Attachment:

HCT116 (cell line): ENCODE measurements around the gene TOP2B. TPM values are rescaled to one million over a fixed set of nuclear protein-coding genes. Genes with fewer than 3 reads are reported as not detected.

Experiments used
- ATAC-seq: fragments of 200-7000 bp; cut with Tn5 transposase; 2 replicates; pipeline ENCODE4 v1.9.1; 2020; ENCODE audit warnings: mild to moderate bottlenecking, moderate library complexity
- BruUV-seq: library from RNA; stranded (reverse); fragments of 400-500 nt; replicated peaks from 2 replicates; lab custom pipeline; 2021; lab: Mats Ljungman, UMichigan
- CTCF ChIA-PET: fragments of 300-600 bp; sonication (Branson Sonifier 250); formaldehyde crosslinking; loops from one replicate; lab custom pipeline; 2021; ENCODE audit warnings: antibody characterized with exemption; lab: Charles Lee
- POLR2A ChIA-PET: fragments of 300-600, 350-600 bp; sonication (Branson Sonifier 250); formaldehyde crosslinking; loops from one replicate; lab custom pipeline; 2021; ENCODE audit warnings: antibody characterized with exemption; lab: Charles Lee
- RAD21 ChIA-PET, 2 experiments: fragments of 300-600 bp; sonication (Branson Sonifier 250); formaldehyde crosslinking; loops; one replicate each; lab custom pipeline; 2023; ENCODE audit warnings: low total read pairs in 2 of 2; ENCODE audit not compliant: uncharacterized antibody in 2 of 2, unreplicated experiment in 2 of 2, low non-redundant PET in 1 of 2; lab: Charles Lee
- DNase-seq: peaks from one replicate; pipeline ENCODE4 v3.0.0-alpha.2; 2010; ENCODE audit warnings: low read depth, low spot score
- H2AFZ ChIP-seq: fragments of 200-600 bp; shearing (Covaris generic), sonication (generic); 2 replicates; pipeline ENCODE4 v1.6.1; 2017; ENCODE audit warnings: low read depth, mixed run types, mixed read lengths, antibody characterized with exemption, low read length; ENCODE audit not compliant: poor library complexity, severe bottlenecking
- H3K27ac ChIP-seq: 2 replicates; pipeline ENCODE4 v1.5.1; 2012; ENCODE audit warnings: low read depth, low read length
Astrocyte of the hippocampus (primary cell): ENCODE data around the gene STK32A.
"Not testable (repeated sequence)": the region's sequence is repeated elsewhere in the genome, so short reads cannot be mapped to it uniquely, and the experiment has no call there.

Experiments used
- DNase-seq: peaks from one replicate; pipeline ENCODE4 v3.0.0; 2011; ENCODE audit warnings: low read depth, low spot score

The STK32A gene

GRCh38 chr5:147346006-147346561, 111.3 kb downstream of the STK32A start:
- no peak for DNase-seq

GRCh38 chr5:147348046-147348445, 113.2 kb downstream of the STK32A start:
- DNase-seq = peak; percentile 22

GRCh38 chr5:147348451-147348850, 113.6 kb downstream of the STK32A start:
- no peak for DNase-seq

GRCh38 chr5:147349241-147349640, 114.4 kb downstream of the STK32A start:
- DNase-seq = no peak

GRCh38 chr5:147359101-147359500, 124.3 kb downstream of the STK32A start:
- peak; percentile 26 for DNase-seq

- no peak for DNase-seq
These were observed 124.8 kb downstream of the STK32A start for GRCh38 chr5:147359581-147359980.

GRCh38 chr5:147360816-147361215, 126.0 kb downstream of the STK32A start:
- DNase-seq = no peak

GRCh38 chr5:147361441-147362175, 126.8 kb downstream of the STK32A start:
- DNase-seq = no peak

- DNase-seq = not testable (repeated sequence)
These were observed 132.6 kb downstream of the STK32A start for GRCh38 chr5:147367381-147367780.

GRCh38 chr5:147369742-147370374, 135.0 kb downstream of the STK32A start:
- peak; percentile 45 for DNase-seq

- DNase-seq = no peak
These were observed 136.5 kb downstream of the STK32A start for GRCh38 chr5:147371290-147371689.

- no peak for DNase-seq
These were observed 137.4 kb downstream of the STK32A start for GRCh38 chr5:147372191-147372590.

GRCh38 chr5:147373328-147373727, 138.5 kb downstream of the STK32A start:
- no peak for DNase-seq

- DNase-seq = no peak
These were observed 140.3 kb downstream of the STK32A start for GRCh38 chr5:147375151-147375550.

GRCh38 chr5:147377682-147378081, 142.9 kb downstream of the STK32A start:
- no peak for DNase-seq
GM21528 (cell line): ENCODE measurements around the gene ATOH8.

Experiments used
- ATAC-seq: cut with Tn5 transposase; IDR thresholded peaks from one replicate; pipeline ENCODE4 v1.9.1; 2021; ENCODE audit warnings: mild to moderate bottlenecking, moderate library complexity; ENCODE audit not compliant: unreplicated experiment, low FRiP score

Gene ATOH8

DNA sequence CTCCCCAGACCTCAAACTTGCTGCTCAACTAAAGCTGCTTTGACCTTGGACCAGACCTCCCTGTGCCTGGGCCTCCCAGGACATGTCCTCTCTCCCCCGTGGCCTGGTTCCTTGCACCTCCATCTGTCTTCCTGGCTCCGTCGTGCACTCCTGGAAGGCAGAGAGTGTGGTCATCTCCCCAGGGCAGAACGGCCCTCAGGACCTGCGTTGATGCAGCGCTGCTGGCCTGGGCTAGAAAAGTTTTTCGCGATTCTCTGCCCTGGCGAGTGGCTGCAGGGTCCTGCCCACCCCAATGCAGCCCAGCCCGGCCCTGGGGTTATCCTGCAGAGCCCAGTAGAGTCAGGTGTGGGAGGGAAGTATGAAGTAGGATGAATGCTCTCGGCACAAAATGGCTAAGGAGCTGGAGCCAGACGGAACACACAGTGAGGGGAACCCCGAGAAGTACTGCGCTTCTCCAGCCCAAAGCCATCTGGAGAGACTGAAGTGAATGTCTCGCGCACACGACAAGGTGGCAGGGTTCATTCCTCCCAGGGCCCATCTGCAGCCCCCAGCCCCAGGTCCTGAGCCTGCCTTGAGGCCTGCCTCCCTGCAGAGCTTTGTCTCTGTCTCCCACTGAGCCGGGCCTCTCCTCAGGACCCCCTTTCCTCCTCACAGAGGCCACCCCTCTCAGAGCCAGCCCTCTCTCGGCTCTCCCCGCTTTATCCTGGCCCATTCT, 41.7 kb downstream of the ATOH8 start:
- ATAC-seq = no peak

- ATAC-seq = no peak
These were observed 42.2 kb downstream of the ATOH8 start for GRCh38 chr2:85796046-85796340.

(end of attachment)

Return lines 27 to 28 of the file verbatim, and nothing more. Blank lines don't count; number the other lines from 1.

These were observed 124.8 kb downstream of the STK32A start for GRCh38 chr5:147359581-147359980.

GRCh38 chr5:147360816-147361215, 126.0 kb downstream of the STK32A start: